Butt Work Comic Strips - Page 7
1000 Results for Butt Work
View 61 - 70 results for butt work comic strips. Discover the best "Butt Work" comics from Dilbert.com.
Share October 21, 1991's comic on:
Dilbert says to Wally, "Uh . . . Wally, you're wearing only underwear at work." Wally says, "I'm trying to get fired." Wally explains as the Boss approaches, "The company layoff plan is very generous. I'll get a big pile of money if they ask me to leave." Wally puts his boxer shorts on the Boss's head and says, "This has given me a degree of freedom in dealing with local management."
Share October 31, 1991's comic on:
Dilbert, Ted and a woman sit at a conference table. Dilbert says, "Ted, can you explain number two?" Ted replies, "No. I'm on vacation." Ted explains, "I take my vacations in ten minute increments during regular work days. That way I can avoid assignments." Dilbert says, "Your ten minutes are up." Ted coughs and says, "Whoa, I'd better take some sick time."
Share November 14, 1991's comic on:
Dilbert says to Dogbert, "I quit drinking coffee. I don't like to be dependent on chemicals." Dogbert asks, "How's it feel?" Dilbert replies, "I felt a little slow getting ready for work, but you have to expect that on a Monday." Dogbert says, "It's Thursday."
Share December 04, 1991's comic on:
Zimbu the Monkey sits at his desk working on the computer. Dilbert says, "It's time to end this charade, Zimbu!" Dilbert continues, "Your language skills are simple rote behavior. Monkeys are incapable of logic and reasoning." Dilbert looks at the computer screen and says, "Ha! And that program you're writing -- it's probably in 'Basic.'" Zimbu asks, "Do you ever work?"
Share December 18, 1991's comic on:
Dilbert sits in his chair reading the newspaper. A voice says, "If you build it, they will come." Dilbert thinks, "A voice . . ." The voice repeats, "If you build it, they will come." Dilbert says, "Okay, but build what?" Dogbert hides behind Dilbert's chair. Dogbert says in the voice, "I'll have to get back to you . . . I didn't think this would work."
Share December 23, 1991's comic on:
The Boss says to Dilbert, Wally and another employee, "From now on, all employees are empowered to make their own decisions." The Boss continues, "Empowerment is the concept of the nineties. You'll be happier and more productive." Wally says, "You're fired, Dilbert." Dilbert replies, "No, YOU are!" The woman says, "I'll never work hard again!"
Share December 29, 1991's comic on:
Dilbert stands at the front of a conference room. He says, "I've been asked to brief everybody on the company's policy for protecting secret information." Dilbert continues, "All secret information must be locked up at night." Dilbert continues, "Our secrets could be of great value to our competitors." Dilbert continues, "In fact, some companies try to buy the secrets of their competitors." A woman asks, "Just out of curiosity, how much would our competitors pay for our secrets?" Dilbert replies, "Oh, I dunno . . . Maybe several times your annual salary." The people at the table smirk at each other. Dilbert thinks, "I don't think this was some of my best work."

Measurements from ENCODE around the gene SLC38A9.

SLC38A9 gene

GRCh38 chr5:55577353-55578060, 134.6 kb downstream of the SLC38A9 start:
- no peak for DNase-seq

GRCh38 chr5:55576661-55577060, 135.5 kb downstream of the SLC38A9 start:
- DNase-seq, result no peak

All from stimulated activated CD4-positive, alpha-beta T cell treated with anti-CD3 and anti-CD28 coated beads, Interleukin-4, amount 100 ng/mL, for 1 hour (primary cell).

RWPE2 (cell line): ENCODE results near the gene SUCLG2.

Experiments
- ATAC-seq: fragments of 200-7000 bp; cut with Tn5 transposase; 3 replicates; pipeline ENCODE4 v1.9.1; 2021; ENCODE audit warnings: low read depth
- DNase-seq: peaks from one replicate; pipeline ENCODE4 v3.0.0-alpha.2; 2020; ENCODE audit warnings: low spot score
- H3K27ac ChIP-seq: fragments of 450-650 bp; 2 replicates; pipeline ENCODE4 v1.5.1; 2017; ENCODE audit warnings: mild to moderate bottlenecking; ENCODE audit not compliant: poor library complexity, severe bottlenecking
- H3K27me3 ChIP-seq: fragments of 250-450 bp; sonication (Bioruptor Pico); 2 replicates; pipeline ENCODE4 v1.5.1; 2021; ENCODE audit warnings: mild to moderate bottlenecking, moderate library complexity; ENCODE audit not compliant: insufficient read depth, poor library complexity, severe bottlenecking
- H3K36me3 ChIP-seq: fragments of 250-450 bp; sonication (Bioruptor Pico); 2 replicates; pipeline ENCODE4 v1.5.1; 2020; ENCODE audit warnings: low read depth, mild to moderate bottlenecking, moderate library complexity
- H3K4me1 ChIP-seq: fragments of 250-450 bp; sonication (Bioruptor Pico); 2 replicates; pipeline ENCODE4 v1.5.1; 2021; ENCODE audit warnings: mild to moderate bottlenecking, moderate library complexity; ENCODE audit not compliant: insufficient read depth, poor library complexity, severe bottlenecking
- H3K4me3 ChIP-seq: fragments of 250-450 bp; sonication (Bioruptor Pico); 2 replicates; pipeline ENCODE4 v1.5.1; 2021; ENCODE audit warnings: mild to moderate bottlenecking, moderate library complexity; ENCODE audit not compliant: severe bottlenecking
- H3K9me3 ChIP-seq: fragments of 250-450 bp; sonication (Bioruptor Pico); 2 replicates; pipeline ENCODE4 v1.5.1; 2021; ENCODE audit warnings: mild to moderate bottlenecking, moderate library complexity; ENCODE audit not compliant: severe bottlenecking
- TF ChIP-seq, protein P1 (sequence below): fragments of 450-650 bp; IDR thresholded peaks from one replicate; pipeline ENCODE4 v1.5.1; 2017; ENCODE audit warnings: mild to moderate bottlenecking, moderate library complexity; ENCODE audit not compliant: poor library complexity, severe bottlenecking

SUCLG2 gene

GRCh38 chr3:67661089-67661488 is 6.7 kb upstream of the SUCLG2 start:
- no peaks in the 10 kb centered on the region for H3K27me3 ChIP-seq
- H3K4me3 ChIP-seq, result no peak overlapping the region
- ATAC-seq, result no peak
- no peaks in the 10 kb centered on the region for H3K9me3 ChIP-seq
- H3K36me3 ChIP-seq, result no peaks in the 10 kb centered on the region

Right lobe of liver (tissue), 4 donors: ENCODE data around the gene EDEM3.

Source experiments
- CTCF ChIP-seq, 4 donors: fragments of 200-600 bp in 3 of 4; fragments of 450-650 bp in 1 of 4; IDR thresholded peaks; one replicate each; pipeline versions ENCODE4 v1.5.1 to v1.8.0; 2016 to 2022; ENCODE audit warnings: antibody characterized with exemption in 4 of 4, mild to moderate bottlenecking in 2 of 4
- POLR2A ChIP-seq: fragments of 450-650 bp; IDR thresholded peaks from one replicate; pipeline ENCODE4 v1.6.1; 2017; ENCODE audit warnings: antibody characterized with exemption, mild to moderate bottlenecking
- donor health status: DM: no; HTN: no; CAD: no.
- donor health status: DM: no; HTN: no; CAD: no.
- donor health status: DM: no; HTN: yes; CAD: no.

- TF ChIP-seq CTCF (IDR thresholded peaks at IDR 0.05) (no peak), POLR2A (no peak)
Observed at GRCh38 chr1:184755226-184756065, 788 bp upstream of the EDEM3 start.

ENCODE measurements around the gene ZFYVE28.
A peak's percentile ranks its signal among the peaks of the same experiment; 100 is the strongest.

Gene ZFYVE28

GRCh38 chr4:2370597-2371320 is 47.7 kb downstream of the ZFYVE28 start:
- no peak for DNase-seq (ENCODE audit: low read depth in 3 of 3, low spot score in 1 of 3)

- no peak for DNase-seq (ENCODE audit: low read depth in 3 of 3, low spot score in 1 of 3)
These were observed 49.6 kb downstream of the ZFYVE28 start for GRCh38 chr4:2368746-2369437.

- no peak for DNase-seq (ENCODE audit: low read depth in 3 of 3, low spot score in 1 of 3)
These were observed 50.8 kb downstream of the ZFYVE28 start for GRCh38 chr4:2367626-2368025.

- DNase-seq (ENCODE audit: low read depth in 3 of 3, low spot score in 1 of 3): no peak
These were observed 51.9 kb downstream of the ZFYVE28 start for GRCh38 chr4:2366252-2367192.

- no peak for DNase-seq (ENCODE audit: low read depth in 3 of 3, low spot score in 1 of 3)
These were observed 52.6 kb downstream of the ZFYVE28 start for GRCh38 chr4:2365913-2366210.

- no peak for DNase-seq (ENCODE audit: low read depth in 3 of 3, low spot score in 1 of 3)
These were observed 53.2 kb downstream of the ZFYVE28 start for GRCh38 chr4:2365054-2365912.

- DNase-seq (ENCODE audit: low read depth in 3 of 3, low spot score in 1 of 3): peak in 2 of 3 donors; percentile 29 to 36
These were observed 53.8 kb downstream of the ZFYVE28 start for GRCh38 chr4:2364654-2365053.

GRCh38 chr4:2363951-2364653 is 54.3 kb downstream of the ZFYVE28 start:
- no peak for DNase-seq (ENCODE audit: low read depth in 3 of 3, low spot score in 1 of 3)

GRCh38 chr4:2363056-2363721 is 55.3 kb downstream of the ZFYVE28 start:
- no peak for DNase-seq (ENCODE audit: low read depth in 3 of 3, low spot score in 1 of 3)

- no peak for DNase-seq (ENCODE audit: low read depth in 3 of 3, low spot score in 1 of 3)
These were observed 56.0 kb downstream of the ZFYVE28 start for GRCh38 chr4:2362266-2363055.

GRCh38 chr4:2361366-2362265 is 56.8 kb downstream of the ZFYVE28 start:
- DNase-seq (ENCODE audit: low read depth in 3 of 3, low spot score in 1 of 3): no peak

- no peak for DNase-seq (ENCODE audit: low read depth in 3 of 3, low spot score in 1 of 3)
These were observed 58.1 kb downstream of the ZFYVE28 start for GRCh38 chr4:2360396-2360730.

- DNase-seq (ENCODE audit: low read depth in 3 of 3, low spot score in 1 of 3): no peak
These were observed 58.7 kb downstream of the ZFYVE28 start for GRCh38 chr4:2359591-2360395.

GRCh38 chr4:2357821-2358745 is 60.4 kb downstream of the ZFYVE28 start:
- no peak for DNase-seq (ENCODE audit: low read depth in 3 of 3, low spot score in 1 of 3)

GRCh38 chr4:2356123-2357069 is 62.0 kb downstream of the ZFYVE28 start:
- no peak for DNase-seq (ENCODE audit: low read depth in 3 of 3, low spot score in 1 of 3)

Share January 10, 1992's comic on:
Dilbert, the Boss and two people sit at a conference table. Dilbert says, "I don't know why we even bother holding meetings on Friday afternoons . . ." Dilbert continues, "I mean, everybody is brain-dead by now. Is this really productive?" A woman reads a document and says, "Hmm . . . Productive? . . . Hmm . . ." Dilbert thinks, "I'm too late."
Share February 03, 1992's comic on:
A man with a large head says to Dilbert, "You seem like a bright fellow; have you considered joining Mensa?" Dilbert asks, "Is that the group with genius IQs?" The man replies, "Precisely correct. I'm president of the local chapter." Dilbert asks, "If we're so smart, why do we work here?" The man replies, "Intelligence has much less practical application than you'd think."
Share March 15, 1992's comic on:
Dogbert sits at a desk under a sign that says, "Tax Preparation $5.00." A man enters the office and says, "I need some help . . ." Dogbert says, "Sit down." The man says, "I always fooled around during math classes. Now I can't do my own taxes." Dogbert looks at the form and says, "We can prattle about your inadequacies later." Dogbert says as he fills out the form, "I'll do your taxes and talk at the same time so you really feel dumb." Dogbert continues, "Hmm . . . Simply multiply the standard deviation of the cosine of your depreciation and integrate the resulting polynomial . . . There." Dogbert continues, "According to this, you owe your tax preparer an additional two thousand dollars." A pile of money sits on Dogbert's desk. Dogbert says to the reader, "Confusion - it works for the IRS and it can work for you."